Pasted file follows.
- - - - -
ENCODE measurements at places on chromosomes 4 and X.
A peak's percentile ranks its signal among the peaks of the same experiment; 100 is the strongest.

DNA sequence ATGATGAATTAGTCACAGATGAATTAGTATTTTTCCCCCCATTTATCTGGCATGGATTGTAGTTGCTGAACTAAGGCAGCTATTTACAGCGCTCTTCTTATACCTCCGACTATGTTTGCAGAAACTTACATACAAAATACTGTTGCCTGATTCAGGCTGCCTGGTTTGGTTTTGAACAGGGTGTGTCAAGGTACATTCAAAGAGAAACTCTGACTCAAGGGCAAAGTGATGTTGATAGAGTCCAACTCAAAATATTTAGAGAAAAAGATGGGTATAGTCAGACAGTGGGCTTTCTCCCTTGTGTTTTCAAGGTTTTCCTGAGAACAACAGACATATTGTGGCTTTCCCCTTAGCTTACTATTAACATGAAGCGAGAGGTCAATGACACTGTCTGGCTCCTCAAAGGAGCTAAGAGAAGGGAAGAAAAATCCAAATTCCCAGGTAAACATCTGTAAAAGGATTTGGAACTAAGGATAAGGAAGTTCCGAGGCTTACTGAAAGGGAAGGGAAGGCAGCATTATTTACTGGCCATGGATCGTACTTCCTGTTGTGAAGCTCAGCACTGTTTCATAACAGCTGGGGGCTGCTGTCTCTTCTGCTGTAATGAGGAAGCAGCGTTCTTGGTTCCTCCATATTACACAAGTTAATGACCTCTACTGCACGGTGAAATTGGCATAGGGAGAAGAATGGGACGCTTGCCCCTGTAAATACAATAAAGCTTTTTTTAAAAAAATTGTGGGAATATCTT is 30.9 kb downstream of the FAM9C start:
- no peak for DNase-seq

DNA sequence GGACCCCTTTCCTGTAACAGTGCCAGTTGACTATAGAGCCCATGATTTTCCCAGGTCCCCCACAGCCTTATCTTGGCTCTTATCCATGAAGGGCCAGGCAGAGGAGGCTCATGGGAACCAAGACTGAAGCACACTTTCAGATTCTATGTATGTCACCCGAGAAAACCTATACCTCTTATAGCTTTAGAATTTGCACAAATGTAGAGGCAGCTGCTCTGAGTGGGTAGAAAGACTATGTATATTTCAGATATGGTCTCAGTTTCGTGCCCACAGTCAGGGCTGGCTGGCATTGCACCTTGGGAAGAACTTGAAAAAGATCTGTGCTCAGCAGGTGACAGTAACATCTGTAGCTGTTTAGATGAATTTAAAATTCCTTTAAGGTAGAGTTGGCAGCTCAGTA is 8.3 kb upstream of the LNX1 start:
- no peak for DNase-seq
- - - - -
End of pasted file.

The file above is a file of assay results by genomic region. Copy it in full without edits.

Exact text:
ENCODE measurements at places on chromosomes 4 and X.
A peak's percentile ranks its signal among the peaks of the same experiment; 100 is the strongest.

DNA sequence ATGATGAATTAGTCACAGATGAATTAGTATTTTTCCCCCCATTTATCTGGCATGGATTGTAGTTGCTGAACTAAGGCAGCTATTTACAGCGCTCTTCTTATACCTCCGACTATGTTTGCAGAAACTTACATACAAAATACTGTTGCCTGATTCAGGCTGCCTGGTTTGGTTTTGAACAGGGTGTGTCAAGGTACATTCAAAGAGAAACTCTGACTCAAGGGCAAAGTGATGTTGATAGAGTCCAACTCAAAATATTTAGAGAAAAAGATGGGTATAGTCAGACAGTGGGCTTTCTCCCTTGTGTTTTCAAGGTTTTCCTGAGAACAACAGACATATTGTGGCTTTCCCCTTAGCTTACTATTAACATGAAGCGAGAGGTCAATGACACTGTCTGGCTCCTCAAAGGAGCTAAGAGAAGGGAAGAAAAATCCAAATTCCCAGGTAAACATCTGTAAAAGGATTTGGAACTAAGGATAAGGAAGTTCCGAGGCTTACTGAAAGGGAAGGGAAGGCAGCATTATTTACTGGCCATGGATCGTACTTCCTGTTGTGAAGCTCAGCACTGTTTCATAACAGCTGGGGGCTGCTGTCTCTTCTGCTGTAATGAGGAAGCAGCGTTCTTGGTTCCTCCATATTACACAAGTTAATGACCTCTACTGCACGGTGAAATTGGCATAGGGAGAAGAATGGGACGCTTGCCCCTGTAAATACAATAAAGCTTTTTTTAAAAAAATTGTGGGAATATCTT is 30.9 kb downstream of the FAM9C start:
- no peak for DNase-seq

DNA sequence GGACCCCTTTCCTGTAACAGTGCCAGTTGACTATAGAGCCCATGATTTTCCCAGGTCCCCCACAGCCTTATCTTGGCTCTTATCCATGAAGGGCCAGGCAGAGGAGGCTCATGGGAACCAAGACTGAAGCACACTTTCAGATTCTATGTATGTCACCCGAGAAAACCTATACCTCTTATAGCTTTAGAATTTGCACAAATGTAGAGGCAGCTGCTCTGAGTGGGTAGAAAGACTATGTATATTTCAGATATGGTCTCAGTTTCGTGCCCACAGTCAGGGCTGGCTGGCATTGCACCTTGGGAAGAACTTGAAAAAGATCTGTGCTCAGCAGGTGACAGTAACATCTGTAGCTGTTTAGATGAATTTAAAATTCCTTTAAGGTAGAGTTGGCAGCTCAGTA is 8.3 kb upstream of the LNX1 start:
- no peak for DNase-seq